Blackpool Transport updates its Merridale fuelling point
High speed pumps and improved data communications.
As well as being custodian of Britain’s most famous seaside tram set, Blackpool Transport Services Ltd (BTS) also runs a state-of-the-art bus service network with a fleet of 165 vehicles serving the town and surrounding Fylde coast area.
The company’s depot is located close to the seafront within sight of the iconic tower, an image of which has now been incorporated into the BTS’s latest livery style.
True to form, the BTS depot fuelling point also has a mix of classic and modern, with two of the latest Merridale high speed diesel dispensers, operating alongside two pumps from the original installation, which has now clocked up over ten years of continuous service.[quote]By having a clear understanding of the vehicles’ economy (mpg) performance, we can make better informed decisions to help with the selection of new vehicles.[/quote]
The aging Merridale pumps are also due for replacement in a second phase of the update project. The monitoring system has also been updated with a more robust IT network communications link to the office computer.
Commenting on the upgrade, engineering director, David Hislop notes that the faster pumps have helped improve the efficiency of the nightly service operations.
When asked about other new ideas such as vehicle mounted devices for capturing vehicle mileage information, David Hislop was not convinced that these were necessary.
The Merridale system is designed to use the odometer reading (mileage) to authenticate the fuelling transaction. If the operator gets it wrong the system simply locks-out. There is no delay to fuelling because the operator can use a bypass number. However this situation will then show up as an anomaly on the daily reports. Any mistakes are easily identified and rectified – so everything falls back into place.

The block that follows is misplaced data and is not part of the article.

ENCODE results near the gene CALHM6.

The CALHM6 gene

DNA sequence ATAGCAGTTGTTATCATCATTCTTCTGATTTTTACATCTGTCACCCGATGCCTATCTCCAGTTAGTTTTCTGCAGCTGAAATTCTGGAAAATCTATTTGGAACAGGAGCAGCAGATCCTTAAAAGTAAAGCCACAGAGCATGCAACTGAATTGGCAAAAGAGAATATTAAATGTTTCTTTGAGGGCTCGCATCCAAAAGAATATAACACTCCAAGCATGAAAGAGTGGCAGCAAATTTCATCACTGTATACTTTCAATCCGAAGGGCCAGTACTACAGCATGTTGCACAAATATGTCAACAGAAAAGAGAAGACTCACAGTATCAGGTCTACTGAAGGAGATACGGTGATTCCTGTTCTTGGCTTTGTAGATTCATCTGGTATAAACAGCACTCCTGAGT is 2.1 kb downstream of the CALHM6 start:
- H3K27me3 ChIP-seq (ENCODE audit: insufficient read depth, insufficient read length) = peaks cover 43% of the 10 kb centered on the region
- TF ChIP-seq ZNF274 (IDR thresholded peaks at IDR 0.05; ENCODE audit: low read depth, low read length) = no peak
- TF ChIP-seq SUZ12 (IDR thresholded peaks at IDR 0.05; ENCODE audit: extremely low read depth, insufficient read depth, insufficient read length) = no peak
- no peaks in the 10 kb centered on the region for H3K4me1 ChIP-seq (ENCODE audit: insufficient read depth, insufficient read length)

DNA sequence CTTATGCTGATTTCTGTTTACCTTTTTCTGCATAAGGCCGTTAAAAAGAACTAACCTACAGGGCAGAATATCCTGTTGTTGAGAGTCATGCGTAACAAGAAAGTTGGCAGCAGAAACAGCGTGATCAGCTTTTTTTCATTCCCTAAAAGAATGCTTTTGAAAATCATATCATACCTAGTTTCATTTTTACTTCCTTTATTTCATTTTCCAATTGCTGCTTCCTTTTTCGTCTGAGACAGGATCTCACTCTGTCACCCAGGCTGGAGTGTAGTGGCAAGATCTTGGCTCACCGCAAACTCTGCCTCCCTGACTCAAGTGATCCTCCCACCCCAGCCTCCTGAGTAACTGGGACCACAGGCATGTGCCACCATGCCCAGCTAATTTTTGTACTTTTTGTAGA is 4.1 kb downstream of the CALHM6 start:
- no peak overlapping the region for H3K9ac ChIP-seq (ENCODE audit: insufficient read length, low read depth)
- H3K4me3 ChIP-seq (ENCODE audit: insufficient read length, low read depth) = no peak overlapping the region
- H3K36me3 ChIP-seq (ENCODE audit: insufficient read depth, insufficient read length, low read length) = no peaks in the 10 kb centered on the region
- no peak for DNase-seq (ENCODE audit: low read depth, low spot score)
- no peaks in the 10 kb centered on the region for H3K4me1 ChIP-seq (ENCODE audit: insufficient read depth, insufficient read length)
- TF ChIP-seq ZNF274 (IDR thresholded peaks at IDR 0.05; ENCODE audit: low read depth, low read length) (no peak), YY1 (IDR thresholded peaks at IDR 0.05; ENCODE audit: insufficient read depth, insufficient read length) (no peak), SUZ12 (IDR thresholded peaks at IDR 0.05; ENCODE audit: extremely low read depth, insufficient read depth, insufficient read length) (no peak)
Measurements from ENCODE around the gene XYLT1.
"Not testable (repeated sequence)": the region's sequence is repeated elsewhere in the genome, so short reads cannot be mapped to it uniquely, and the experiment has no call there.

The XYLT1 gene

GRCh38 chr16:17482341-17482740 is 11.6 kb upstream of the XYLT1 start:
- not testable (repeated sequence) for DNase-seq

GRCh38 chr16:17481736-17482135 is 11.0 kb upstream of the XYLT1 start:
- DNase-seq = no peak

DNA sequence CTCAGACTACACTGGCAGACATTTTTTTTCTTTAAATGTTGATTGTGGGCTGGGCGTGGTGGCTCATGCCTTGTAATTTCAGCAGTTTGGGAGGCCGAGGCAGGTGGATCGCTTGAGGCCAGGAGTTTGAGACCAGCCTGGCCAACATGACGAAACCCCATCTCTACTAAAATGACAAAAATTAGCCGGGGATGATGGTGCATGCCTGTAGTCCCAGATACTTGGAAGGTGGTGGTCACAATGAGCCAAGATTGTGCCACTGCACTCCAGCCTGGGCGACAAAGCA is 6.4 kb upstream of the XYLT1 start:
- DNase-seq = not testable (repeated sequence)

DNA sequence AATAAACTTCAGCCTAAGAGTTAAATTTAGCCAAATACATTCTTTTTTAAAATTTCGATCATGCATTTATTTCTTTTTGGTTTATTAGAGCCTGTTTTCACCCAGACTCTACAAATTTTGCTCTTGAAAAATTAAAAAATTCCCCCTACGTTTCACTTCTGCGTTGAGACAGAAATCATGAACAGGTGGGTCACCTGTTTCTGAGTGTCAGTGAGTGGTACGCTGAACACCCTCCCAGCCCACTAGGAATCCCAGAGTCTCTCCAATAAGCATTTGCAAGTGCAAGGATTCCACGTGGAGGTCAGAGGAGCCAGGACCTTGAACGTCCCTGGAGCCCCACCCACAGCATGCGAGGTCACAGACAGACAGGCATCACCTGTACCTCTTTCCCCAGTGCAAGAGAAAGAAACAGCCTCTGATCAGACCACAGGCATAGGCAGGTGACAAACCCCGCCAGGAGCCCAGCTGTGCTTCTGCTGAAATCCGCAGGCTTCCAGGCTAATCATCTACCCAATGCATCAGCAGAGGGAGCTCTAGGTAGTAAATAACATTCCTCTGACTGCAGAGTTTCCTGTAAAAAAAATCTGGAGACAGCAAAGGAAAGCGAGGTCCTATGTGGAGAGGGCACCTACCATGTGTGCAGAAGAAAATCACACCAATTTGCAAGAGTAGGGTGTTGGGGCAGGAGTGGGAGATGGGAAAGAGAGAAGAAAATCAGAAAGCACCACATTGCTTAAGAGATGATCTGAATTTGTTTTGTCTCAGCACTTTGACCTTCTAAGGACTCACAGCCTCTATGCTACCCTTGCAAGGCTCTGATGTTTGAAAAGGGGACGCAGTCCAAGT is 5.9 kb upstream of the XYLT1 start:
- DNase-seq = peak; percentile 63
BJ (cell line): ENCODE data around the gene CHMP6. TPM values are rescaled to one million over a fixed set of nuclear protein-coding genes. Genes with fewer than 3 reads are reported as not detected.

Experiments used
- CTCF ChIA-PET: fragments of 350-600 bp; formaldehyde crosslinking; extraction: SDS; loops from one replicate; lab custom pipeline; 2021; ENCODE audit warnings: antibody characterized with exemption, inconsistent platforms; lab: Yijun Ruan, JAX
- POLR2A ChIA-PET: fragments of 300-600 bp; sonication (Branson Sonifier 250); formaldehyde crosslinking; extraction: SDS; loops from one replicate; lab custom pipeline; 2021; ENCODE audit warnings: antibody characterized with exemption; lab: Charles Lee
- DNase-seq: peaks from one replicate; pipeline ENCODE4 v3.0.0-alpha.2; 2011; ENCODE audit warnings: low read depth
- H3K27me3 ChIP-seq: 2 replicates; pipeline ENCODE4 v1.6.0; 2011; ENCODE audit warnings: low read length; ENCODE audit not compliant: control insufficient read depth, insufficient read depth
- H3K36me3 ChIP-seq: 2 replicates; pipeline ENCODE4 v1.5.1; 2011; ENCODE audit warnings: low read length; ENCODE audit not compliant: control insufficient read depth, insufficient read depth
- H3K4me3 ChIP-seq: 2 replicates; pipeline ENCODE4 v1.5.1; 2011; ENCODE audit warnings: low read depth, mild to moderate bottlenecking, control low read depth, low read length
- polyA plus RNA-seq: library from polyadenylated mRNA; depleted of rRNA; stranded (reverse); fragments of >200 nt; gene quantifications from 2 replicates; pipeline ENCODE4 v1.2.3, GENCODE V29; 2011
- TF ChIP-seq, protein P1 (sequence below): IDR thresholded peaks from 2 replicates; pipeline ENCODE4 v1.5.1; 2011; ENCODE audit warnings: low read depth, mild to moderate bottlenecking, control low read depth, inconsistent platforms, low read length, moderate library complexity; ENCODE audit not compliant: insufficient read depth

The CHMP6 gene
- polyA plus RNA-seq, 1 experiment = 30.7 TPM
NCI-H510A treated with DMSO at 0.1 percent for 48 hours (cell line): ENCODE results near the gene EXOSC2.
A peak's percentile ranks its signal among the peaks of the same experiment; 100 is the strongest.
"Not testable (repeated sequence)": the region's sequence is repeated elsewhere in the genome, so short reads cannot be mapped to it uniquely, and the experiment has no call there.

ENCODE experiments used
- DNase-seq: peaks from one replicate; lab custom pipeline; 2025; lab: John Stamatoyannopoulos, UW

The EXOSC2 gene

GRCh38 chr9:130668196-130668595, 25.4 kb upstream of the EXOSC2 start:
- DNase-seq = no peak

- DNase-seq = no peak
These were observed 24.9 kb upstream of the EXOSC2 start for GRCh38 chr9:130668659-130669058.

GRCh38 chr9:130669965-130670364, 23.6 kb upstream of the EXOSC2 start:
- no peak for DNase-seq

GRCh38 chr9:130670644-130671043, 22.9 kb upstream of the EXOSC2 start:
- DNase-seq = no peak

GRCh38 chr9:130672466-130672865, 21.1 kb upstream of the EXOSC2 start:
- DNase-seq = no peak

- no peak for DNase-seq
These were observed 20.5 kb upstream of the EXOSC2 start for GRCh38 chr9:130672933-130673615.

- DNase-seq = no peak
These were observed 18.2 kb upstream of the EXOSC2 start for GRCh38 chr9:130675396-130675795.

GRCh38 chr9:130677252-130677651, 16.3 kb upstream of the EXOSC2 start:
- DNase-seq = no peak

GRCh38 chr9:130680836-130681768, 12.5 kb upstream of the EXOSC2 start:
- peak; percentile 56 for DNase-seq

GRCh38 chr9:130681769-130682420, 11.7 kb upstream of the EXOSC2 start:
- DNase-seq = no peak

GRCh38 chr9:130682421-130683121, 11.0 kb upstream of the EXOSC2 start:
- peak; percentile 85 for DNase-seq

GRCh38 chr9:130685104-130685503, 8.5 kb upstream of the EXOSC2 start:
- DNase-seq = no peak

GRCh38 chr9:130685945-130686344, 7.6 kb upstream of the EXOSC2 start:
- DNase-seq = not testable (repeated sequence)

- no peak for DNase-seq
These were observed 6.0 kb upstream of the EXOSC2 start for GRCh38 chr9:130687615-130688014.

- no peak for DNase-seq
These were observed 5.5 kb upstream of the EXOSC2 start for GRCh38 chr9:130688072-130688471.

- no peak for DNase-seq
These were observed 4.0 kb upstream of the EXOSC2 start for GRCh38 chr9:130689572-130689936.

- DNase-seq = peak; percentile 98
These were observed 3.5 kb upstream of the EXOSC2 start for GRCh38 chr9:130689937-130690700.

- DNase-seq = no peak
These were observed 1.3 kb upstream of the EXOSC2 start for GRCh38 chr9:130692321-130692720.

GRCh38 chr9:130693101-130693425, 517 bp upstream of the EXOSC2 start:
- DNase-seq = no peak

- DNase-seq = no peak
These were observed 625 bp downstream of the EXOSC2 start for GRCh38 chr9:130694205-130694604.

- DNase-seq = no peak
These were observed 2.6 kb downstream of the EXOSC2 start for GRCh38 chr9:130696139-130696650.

Having an accurate mileage together with fuel usage is central to the application functionality for coach and bus applications. The reports are used for tyre management and preparation of submissions for the local authority grants.
Currently Blackpool Transport accounts for some 3.6 million litres of diesel a year so managing fuel economy and the consequent carbon footprint is a prime objective.
“By having a clear understanding of the vehicles’ economy (mpg) performance, we can make better informed decisions to help with the selection of new vehicles,” explains David Hislop.
“We operate a mix of different types of vehicles and in some cases such as the Solos, we have similar vehicles with different engines. The Merridale FuelFX software allows us to run a report for all the different types and engine size or styles of vehicles to compare fuel efficiencies.[quote]The fuelling system is a fairly complex system involving hydraulics, electronics, communications and computer software, so it is inevitable that there will be some need for support. MIS takes full responsibility for every component and whenever we have had a problem, the service has always been very good.[/quote]
“For instance, this analysis has influenced our decision to buy larger vehicles, with bigger engines. As well as offering better service lives, these vehicles are fitted with a larger capacity air system used to power the brakes, door operation and kneeling the vehicle, for easier access.
“Basically this is stored energy which will impact on fuel efficiencies. Since the smaller vehicles used the same amount of air, for our service routes we found that it is more fuel-efficient to use larger vehicles with more air-power to drive these auxiliary services.”
David Hislop concludes our chat by paying tribute to the service support provided by MIS Fuel Monitoring.
“The fuelling system is a fairly complex system involving hydraulics, electronics, communications and computer software, so it is inevitable that there will be some need for support. MIS takes full responsibility for every component and whenever we have had a problem, the service has always been very good.”